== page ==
Australia prepares to receive European Jewish refugees
The Australian Jewish community, many of whom were refugees from Eastern European pogroms, had long been concerned about the security of European Jewry. Their worry intensified with the rise of Nazism and violent antisemitism that threatened to destroy the European Jewish communities.
By the late 1930s, there was increased urgency for the Jews from European countries to emigrate. In 1938, the Australian Jewish Welfare Society (AJWS) and the Jewish welfare societies in each state readied themselves to assist with immigration. Following the outbreak of the Second World War in 1939, the news of the murder of European Jews began to filter through to the distressed, but helpless, local Melbourne Jewish community. By the end of the War, the Australian organisations – the Executive Council of Australian Jewry (ECAJ), the United Jewish Overseas Relief Fund (UJORF) and AJWS, with the latter two merging into the Australian Jewish Welfare and Relief Organisation – were focused on rescuing survivors of the Nazi persecution. In the face of Australian resistance to Jewish immigration during these desperate times, the Australian Jewish community organised public rallies and appealed to the Australian Government to relax immigration laws to allow Jews entry into Australia. To overcome some of the objections to Jewish immigration, the AJWS offered to guarantee accommodation and jobs for the homeless refugees. These were the circumstances in which the Buchenwald Boys were granted landing permits to settle in Australia.
The AJWS's initial allocation of 33 of the Buchenwald Boys to Melbourne soon grew. (Benjamin, Rodney, A Serious Influx of Jews: a history of Jewish welfare in Victoria, St Leonards, Australia 1998, p231) Many of the Boys who landed in other Australian cities wanted to join their friends from the orphanages and boat journeys. They told how they saved money in order to move to Melbourne. Moniek R told how Jewish Welfare had arranged for him to stay in Adelaide, but that he felt alone there and wanted to be with his friends in Melbourne. Benny G arrived in Perth on the boat, the Cyrenia, in August 1949. The Jewish Welfare assisted him in finding a job. However, he moved to Melbourne to be with the other Boys whom he said had become ‘like family’ to him. Ben E told how, after landing in Fremantle, he was sent to Sydney. He told of the kind Jewish family with whom he was billeted. He stayed in Sydney while he learned English, but after a year or two decided to join his friends in Melbourne. Ben had been communicating with Sam L whom he met in Switzerland, and who had settled in Melbourne. Sam invited Ben to stay with him in his lodgings in Carlton.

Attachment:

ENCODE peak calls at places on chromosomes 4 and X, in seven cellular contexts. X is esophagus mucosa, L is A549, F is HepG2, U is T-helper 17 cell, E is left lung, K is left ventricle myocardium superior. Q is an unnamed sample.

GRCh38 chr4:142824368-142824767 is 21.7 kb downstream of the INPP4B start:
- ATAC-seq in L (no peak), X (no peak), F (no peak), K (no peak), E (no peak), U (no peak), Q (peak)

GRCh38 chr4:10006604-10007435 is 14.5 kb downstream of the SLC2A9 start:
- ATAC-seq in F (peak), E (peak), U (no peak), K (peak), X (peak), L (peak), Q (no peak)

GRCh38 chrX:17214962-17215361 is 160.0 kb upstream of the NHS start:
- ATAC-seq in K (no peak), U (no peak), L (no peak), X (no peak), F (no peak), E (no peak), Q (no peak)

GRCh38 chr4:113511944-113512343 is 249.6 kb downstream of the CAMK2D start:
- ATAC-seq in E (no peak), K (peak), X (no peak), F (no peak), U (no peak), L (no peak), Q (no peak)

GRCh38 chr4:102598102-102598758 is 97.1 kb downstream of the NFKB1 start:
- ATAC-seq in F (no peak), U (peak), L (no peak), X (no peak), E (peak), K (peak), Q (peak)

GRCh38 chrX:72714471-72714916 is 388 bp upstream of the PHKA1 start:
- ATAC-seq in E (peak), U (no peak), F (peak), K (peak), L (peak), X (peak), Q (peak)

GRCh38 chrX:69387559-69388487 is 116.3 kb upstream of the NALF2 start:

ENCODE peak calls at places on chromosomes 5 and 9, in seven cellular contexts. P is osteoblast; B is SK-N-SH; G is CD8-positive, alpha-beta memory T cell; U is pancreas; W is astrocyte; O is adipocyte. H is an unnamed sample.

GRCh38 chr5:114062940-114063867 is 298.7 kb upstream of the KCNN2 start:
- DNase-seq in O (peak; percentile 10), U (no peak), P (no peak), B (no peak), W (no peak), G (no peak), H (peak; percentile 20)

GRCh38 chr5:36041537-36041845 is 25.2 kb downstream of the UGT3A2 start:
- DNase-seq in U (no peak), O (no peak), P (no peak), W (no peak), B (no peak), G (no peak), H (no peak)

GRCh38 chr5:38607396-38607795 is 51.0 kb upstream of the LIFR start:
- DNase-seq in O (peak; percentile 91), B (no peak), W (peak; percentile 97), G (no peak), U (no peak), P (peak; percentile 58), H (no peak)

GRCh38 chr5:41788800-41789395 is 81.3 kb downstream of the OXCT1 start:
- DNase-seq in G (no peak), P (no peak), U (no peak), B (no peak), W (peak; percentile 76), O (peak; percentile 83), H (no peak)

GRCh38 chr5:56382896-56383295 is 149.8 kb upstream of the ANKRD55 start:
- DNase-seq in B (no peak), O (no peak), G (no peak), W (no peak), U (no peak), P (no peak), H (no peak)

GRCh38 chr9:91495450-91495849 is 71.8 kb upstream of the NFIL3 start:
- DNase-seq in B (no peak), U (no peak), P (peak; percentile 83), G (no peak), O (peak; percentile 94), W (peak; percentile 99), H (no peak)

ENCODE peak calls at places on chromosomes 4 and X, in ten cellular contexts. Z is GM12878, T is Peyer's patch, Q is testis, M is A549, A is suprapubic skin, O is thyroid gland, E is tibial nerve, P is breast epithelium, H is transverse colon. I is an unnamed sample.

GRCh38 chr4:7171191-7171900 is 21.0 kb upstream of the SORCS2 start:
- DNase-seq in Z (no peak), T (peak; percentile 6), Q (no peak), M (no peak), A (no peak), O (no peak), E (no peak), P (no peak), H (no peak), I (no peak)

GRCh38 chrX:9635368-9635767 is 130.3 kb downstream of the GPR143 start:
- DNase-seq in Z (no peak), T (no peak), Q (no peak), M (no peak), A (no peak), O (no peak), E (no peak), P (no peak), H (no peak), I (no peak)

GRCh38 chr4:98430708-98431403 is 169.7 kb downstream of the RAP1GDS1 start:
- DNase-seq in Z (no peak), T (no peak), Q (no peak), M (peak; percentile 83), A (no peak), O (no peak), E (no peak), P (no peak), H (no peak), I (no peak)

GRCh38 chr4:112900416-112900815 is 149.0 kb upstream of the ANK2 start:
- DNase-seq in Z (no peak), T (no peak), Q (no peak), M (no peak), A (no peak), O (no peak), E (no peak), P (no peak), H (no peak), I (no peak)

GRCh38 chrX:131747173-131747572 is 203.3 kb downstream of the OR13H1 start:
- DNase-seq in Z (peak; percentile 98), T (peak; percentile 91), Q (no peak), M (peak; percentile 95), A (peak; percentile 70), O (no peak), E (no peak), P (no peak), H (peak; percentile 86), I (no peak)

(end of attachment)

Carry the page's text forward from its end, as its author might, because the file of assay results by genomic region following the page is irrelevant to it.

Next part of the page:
During the interwar years, a large proportion of the European Jewish immigrants, particularly Polish Jews, had settled in Melbourne. Therefore, the Melbourne Jewish community had developed a social character centred on the Polish Jewish community’s values. This, in turn, attracted more Polish Jews. The Jewish Yiddish culture, nurtured in the shtetls of Poland, appealed to some of the Boys who were looking for the familiarity they remembered from their childhoods. Yossl B recalled that upon his arrival in Fremantle the Jewish Welfare representatives who met his boat, the Napoli, told him that he was to go to Sydney. He objected because he had heard that there were more Polish Jewish people in Melbourne than in Sydney, where most of the Hungarian Jewish refugees had settled. Jack U explained that, on his arrival in Sydney he was met by David Abzacs, an envoy of the Jewish Welfare and Relief Fund who assisted him with finding accommodation and a job. However, Jack said that he moved to Melbourne because he heard that there was more of a Jewish or Yiddish life there. He heard that Melbourne had a Yiddish newspaper, theatre and library.
Some of the Boys, such as Bernie K, did not come directly to Melbourne. Bernie was one of the Buchenwald children who, along with over 730 other young Holocaust survivors, went to England under the auspices of the Central British Fund for German Jewry, a Jewish organisation that assisted Jewish refugees. His brother, Joe K, wrote to him to come and join him in Melbourne. Another young Buchenwald survivor, Andre Z, had initially settled in Sydney where he met his wife, at a Jewish dance. She was from Melbourne and had been visiting Sydney as part of the Jewish Maccabi sports carnival. They married, had their first daughter in Sydney, before moving to Melbourne in 1959, where their second daughter was born. Andre met fellow Buchenwald Boys, Joe S and Sam L, when he attended a Hakoah soccer match. Through them he befriended the other Melbourne Buchenwald Boys. Melbourne Buchenwald Boy, Benny G, met and married a young woman who was from New Zealand. They moved to Auckland, where their three children were born. Benny kept in close contact with the Melbourne Boys and after some time, Benny and his family moved “back” to Melbourne where he could be with his friends, the Buchenwald Boys. Others liberated from Buchenwald, such as Ari K and Leon J, joined the group many years later, once they discovered their own connections with the survivors of Buchenwald.
In whichever capital city the Boys arrived, they were welcomed by representatives of the state’s Jewish welfare organisations and members of the Jewish Welfare Guardian Society, who had sponsored their passage and provided accommodation.